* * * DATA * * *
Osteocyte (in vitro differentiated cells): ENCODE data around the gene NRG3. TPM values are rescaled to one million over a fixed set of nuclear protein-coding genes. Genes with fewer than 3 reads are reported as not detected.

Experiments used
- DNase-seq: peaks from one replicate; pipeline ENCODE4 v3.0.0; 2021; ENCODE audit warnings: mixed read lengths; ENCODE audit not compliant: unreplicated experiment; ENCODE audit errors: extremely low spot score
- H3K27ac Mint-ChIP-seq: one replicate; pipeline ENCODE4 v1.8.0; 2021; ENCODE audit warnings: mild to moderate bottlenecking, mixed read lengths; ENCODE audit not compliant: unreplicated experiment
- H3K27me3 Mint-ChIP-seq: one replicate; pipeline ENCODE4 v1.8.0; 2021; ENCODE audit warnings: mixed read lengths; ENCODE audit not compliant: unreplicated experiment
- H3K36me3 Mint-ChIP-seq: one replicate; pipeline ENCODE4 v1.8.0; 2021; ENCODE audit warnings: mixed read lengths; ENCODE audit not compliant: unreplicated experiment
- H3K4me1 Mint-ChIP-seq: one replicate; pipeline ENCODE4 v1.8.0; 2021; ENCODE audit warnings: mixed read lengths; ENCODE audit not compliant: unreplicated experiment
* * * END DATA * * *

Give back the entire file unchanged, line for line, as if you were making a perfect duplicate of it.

Osteocyte (in vitro differentiated cells): ENCODE data around the gene NRG3. TPM values are rescaled to one million over a fixed set of nuclear protein-coding genes. Genes with fewer than 3 reads are reported as not detected.

Experiments used
- DNase-seq: peaks from one replicate; pipeline ENCODE4 v3.0.0; 2021; ENCODE audit warnings: mixed read lengths; ENCODE audit not compliant: unreplicated experiment; ENCODE audit errors: extremely low spot score
- H3K27ac Mint-ChIP-seq: one replicate; pipeline ENCODE4 v1.8.0; 2021; ENCODE audit warnings: mild to moderate bottlenecking, mixed read lengths; ENCODE audit not compliant: unreplicated experiment
- H3K27me3 Mint-ChIP-seq: one replicate; pipeline ENCODE4 v1.8.0; 2021; ENCODE audit warnings: mixed read lengths; ENCODE audit not compliant: unreplicated experiment
- H3K36me3 Mint-ChIP-seq: one replicate; pipeline ENCODE4 v1.8.0; 2021; ENCODE audit warnings: mixed read lengths; ENCODE audit not compliant: unreplicated experiment
- H3K4me1 Mint-ChIP-seq: one replicate; pipeline ENCODE4 v1.8.0; 2021; ENCODE audit warnings: mixed read lengths; ENCODE audit not compliant: unreplicated experiment